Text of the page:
In spite of the raging pandemic over the last 18 months, there has been no let-up in the funding spree. In fact, the deal counter has seen more action. While VCats has managed to close 47 deals in the first five months of this year—compared to 68 that it clocked last year—9Unicorns has already matched the numbers it did last year. Over the next few years, the focus of both the funds would be on investing in startups across tier 2, 3 and beyond, as well as roping in investors from these places to be part of the startup ecosystem.
Sharma explains the Bharat push. “Delhi, Mumbai and Bengaluru can’t produce 200 unicorns,” he says. The target for his funds now is to ensure that India produces 500 unicorns over the next decade
. A realistic target? “Why not,” says Sharma. If one places bets on startups that are solving the ‘real’ problems, then the sky is the limit.
Pune-based Pariksha, for sure, is catering to a bigger audience. This February, the vernacular edtech startup raised $2 million in a pre-series A round led by Bharat Inclusion Seed Fund, along with a bunch of other funds, including 9Unicorns. Started by Karanvir Singh, Utkarsh Bagri, Vikram Shekhawat and Deepak Choudhary, Pariksha helps candidates prepare for state government jobs.
Available across 11 states and in six languages, Pariksha serves over 3 million users across tier 2 and 3 cities, and in the hinterland, and claims to have over 1 lakh paid subscribers. “The course completion rate of these guys is even more than so-called edtech biggies
,” says Sharma, who first backed the company last year when VCats invested in May. Every year, millions prepare for different kinds of government examinations, and the startup provides affordable solutions to the masses. “They know the real problem, and are solving it beautifully,” he says.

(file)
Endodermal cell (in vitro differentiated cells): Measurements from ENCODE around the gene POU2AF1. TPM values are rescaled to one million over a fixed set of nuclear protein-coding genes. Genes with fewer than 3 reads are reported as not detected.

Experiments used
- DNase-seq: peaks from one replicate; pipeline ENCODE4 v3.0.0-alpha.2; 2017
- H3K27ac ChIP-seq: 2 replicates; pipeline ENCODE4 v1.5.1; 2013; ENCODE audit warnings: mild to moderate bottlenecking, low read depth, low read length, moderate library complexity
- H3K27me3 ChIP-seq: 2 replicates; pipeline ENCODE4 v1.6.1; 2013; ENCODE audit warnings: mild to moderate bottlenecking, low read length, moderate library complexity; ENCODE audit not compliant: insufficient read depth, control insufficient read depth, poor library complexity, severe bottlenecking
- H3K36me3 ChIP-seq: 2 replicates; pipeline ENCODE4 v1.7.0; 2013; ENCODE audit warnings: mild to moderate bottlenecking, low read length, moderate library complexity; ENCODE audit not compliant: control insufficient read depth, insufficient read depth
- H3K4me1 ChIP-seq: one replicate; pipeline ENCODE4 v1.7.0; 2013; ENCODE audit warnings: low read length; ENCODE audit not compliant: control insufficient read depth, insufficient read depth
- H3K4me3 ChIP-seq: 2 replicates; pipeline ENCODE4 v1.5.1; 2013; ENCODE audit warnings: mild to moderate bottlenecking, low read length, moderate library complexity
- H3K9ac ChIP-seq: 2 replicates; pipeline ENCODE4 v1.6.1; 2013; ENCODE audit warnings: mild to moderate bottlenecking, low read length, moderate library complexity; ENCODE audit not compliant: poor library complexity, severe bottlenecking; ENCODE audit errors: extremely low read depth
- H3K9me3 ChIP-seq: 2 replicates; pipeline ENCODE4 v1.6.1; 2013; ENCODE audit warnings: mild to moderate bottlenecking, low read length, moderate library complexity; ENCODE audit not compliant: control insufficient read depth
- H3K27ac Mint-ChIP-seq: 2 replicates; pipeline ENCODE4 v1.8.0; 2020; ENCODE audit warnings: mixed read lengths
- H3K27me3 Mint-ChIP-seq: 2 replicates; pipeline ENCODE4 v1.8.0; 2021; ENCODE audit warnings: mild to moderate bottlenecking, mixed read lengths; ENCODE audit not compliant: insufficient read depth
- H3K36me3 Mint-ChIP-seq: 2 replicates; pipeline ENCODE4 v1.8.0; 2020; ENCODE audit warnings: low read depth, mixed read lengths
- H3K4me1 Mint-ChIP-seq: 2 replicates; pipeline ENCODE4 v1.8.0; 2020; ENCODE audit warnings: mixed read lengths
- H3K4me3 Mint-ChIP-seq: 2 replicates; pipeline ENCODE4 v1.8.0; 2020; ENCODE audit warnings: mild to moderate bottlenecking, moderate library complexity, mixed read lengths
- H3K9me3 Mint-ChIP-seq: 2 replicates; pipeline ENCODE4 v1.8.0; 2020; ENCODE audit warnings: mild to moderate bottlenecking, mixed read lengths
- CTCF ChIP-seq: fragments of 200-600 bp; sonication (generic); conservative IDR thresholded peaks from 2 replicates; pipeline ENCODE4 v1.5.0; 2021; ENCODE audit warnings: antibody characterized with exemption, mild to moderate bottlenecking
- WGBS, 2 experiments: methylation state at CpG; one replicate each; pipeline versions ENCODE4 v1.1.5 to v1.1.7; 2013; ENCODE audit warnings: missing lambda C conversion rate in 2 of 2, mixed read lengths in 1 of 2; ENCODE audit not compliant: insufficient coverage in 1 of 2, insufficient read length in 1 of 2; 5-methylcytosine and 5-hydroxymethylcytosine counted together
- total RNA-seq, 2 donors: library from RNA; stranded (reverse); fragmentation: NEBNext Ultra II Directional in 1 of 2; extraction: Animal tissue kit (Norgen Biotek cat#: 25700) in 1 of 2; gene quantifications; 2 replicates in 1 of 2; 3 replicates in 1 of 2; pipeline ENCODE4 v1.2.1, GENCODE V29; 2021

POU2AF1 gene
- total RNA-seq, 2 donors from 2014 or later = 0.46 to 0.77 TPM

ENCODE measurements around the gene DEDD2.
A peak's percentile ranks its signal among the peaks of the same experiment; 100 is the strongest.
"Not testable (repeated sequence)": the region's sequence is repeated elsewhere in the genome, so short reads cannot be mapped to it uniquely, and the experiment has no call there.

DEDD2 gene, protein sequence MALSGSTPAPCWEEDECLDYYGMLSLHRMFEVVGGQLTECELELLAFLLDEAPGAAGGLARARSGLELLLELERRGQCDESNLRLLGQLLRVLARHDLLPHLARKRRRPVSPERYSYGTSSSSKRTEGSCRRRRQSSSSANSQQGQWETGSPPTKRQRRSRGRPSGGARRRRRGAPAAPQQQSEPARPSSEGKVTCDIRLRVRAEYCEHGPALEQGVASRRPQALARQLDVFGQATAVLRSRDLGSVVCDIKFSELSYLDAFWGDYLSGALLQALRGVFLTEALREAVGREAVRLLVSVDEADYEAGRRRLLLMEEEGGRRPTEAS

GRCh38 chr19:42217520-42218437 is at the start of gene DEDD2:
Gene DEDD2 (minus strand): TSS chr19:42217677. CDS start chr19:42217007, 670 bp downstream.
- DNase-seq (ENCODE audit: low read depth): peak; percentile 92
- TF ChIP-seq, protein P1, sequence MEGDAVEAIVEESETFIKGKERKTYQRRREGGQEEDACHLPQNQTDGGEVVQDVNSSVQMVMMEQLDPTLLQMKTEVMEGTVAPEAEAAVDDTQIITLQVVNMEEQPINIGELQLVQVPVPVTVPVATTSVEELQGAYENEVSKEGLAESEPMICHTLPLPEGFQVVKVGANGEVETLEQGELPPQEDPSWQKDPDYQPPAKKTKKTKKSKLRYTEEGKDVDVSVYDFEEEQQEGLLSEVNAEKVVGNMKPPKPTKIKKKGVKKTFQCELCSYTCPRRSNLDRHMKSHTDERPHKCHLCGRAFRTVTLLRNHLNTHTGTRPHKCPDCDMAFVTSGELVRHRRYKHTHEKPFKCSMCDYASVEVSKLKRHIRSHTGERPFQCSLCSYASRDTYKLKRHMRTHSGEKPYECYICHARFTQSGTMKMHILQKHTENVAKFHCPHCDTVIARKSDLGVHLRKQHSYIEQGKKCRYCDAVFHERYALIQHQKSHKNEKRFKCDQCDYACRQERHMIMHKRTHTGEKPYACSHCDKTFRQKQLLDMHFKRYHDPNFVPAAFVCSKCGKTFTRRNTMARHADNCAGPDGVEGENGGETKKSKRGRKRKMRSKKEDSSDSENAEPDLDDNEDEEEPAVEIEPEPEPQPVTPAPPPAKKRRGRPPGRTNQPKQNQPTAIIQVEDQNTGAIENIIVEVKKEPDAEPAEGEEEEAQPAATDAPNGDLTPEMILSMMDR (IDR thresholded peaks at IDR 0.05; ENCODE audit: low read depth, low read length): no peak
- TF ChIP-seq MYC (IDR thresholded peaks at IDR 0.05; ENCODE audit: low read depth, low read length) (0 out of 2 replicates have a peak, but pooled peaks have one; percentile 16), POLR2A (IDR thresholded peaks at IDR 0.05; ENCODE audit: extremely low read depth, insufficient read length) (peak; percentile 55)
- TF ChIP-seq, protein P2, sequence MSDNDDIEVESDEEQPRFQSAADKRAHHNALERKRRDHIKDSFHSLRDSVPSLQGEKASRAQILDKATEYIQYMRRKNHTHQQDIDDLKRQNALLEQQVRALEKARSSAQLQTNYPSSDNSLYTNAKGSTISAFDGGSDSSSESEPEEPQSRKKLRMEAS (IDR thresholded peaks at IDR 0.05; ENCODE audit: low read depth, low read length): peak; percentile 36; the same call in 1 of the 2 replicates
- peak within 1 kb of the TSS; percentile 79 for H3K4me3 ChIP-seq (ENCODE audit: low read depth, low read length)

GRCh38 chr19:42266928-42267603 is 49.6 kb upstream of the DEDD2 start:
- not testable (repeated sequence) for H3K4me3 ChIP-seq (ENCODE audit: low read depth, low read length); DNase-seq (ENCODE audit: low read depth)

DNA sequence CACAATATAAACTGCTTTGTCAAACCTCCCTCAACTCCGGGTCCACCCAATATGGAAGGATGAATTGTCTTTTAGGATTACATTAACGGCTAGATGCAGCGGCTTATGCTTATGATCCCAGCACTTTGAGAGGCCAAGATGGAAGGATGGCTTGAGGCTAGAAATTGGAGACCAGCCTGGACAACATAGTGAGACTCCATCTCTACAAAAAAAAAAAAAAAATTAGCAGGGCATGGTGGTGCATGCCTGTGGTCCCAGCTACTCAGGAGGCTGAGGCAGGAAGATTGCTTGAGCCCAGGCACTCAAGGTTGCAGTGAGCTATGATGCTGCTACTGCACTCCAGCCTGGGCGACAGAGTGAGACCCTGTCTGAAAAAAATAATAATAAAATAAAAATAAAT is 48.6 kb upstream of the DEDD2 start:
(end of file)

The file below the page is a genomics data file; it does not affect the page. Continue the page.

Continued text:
Another startup that seems to be on a song is Om Bhakti. Last March, the cotton-wicks manufacturing startup raised an undisclosed amount in seed funding from Venture Catalysts. Sharma explains why backing such a venture, which is sure to miss the radar of city-centric VC funds, makes sense. The spiritual market in India is estimated to be around $30 billion per year. Around 140 to 150 crore wicks are used daily. The market is highly fragmented, and Om Bhakti has been trying to build a brand out of a commodity. “They have fully automated the manufacturing process,” he informs.
Then there is MyKaam, an online job searching and recruitment platform for blue-collar workers. The startup, which uses a video-based platform to connect workers with local recruiters, got funded by VCats in July 2019. Founded by Ashish Gupta, MyKaam on-boards local businesses to list their jobs in short video formats, which makes it easier for workers to search. When the candidates find a job that matches their preference, they use MyKaam’s chat feature to reach out to the recruiter. Similarly, recruiters can also connect with potential employees via the platform.